1.18 The early indications of the ongoing evaluations are that this is having a positive impact in terms of awareness building and we hope it will lead to measurable behaviour change. The campaign presents opportunities to work with football clubs and supporters’ associations, and reach into local communities that are often socially and economically disadvantaged and therefore especially at risk of gambling-related harm.

1.19 All activity is being monitored with an ongoing Tracking Study conducted by Ipsos MORI. Having conducted a baseline survey in November 2018, a second wave of online research was conducted in May 2019 following the first burst of campaign activity. Although it is early days, results to-date are positive; indicating that the campaign is well targeted against those most at risk with good recognition and strong take out of the message. Overall campaign recognition – the number recalling seeing one or more elements of the campaign – is high at 61%. A summary of the results are published on our website and can be found here.

1.20 Although always present online, a second burst of television and radio activity was launched on 17 August to coincide with the start of the new football season, and introduced the line ‘Think Twice or You’ll Bet Regret it’; a simple piece of advice to prompt people to pause and reconsider.

1.21 This second phase of activity is supported by a sponsorship donation from GVC Holdings, including advertising and promotional space at all 42 clubs in the Scottish Football League, Sunderland, West Bromwich Albion, Burnley, Sheffield Wednesday and Sheffield United.

1.22 GambleAware also provides practical support to GP services, debt and other advice agencies, mental health services, prisons, military personnel, professional sports, schools and youth workers.

1.23 Partnerships include working with PHE and RSPH on the Make Every Conversation Count+ (MECC+) initiative, as well as with Citizens Advice on training debt advisers across England and Wales to identify and offer support to people who may be suffering gambling harms.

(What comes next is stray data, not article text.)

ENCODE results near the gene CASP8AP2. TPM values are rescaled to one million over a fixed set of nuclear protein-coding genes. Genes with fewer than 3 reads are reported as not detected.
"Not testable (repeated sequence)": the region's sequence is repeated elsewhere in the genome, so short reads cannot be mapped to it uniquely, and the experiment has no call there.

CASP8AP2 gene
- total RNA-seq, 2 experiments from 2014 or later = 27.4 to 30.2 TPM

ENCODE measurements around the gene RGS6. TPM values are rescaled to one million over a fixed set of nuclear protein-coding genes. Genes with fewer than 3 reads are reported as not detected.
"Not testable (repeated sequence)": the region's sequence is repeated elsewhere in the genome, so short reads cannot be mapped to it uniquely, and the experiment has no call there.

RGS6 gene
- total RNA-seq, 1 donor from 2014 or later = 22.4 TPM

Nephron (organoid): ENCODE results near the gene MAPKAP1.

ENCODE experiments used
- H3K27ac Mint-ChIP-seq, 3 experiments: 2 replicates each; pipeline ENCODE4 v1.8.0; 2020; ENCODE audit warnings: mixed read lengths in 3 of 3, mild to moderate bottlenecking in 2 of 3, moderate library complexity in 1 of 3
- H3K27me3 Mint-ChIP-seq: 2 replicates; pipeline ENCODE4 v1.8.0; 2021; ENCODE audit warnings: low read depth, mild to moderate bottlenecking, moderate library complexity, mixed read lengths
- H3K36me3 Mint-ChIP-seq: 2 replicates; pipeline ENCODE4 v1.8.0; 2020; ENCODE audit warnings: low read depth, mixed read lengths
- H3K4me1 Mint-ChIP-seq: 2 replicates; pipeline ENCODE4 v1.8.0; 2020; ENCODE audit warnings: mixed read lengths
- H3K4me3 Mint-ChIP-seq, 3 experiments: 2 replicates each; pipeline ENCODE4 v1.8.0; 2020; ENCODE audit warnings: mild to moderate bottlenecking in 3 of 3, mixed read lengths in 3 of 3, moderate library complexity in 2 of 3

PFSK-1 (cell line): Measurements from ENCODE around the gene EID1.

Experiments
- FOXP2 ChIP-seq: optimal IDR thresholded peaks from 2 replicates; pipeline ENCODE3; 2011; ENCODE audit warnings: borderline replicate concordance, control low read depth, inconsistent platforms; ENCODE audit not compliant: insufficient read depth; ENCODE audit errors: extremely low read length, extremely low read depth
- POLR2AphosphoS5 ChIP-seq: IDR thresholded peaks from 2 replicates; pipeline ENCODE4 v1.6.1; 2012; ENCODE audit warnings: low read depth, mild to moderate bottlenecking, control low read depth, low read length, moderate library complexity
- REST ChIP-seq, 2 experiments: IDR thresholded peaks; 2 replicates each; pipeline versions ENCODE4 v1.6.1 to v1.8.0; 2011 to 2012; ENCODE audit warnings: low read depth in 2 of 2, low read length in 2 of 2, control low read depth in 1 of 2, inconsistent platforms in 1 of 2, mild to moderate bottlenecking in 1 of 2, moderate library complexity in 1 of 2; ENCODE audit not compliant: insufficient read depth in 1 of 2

1.24 Following a successful pilot scheme in secondary schools in England by Demos and the PSHE Association, resources to support PSHE teaching are available on the GambleAware website. In Scotland, another successful pilot project has led GambleAware to commission Fast Forward (a Scottish charity that enables young people to make informed choices about their well-being and to live healthier lifestyles) to provide to every young person in Scotland access to gambling education and prevention opportunities. Our plan is to evaluate this programme in 2020 and, if warranted, subsequently commission similar national programmes in Wales and in England.

1.25 We are funding the RSPH to establish a Gambling Health Alliance to be launched in September to bring together a wide range of professional health-related bodies to promote greater awareness and share perspectives on preventing gambling harms. Elsewhere, we are pleased to be supporting the PHE mental health initiative, Every Mind Matters, and welcome their promotion of information about gambling and where to find help and advice.

1.26 GambleAware also runs the website which helps 4.2 million visitors a year, and signposts to a wide range of support services.

1.27 £13 million of funding under active management goes towards this area of our work.

Commissioning research & evaluation

1.28 Our focus is to improve knowledge of what works in prevention, education, treatment and support services including proportionate evaluation of all funded activity.